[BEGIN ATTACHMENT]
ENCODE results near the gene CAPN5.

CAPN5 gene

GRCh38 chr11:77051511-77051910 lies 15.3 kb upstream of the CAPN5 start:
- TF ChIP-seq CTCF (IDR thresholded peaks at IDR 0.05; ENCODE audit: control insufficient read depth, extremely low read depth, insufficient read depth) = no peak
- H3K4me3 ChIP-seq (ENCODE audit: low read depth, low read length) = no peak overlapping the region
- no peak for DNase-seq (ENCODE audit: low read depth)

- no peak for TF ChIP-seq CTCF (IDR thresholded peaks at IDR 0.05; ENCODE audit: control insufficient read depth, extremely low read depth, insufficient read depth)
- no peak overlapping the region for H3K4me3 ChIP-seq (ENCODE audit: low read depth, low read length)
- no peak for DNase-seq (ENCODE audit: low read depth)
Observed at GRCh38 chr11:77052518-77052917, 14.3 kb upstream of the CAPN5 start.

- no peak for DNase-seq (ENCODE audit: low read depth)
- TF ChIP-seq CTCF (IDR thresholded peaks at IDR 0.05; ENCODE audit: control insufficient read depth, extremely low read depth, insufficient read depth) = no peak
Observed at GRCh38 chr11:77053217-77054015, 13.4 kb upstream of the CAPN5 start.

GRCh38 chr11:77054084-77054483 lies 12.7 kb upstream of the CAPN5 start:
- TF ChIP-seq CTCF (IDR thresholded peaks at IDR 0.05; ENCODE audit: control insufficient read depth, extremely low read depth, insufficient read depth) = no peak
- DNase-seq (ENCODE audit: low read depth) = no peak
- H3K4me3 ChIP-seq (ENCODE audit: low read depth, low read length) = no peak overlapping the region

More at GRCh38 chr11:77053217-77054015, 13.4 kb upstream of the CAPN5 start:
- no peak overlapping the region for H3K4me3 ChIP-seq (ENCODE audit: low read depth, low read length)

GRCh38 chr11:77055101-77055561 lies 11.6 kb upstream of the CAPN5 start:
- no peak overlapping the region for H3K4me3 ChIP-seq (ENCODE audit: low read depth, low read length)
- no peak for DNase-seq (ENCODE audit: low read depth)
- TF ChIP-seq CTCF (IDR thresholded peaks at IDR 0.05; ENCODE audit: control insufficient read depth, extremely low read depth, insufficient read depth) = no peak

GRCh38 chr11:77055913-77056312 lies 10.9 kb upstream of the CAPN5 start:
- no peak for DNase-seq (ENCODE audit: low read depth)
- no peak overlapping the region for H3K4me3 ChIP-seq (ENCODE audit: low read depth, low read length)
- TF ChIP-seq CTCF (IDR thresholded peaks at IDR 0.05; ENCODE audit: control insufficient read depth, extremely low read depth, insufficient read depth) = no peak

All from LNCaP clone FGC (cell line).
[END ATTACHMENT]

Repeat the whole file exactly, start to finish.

ENCODE results near the gene CAPN5.

CAPN5 gene

GRCh38 chr11:77051511-77051910 lies 15.3 kb upstream of the CAPN5 start:
- TF ChIP-seq CTCF (IDR thresholded peaks at IDR 0.05; ENCODE audit: control insufficient read depth, extremely low read depth, insufficient read depth) = no peak
- H3K4me3 ChIP-seq (ENCODE audit: low read depth, low read length) = no peak overlapping the region
- no peak for DNase-seq (ENCODE audit: low read depth)

- no peak for TF ChIP-seq CTCF (IDR thresholded peaks at IDR 0.05; ENCODE audit: control insufficient read depth, extremely low read depth, insufficient read depth)
- no peak overlapping the region for H3K4me3 ChIP-seq (ENCODE audit: low read depth, low read length)
- no peak for DNase-seq (ENCODE audit: low read depth)
Observed at GRCh38 chr11:77052518-77052917, 14.3 kb upstream of the CAPN5 start.

- no peak for DNase-seq (ENCODE audit: low read depth)
- TF ChIP-seq CTCF (IDR thresholded peaks at IDR 0.05; ENCODE audit: control insufficient read depth, extremely low read depth, insufficient read depth) = no peak
Observed at GRCh38 chr11:77053217-77054015, 13.4 kb upstream of the CAPN5 start.

GRCh38 chr11:77054084-77054483 lies 12.7 kb upstream of the CAPN5 start:
- TF ChIP-seq CTCF (IDR thresholded peaks at IDR 0.05; ENCODE audit: control insufficient read depth, extremely low read depth, insufficient read depth) = no peak
- DNase-seq (ENCODE audit: low read depth) = no peak
- H3K4me3 ChIP-seq (ENCODE audit: low read depth, low read length) = no peak overlapping the region

More at GRCh38 chr11:77053217-77054015, 13.4 kb upstream of the CAPN5 start:
- no peak overlapping the region for H3K4me3 ChIP-seq (ENCODE audit: low read depth, low read length)

GRCh38 chr11:77055101-77055561 lies 11.6 kb upstream of the CAPN5 start:
- no peak overlapping the region for H3K4me3 ChIP-seq (ENCODE audit: low read depth, low read length)
- no peak for DNase-seq (ENCODE audit: low read depth)
- TF ChIP-seq CTCF (IDR thresholded peaks at IDR 0.05; ENCODE audit: control insufficient read depth, extremely low read depth, insufficient read depth) = no peak

GRCh38 chr11:77055913-77056312 lies 10.9 kb upstream of the CAPN5 start:
- no peak for DNase-seq (ENCODE audit: low read depth)
- no peak overlapping the region for H3K4me3 ChIP-seq (ENCODE audit: low read depth, low read length)
- TF ChIP-seq CTCF (IDR thresholded peaks at IDR 0.05; ENCODE audit: control insufficient read depth, extremely low read depth, insufficient read depth) = no peak

All from LNCaP clone FGC (cell line).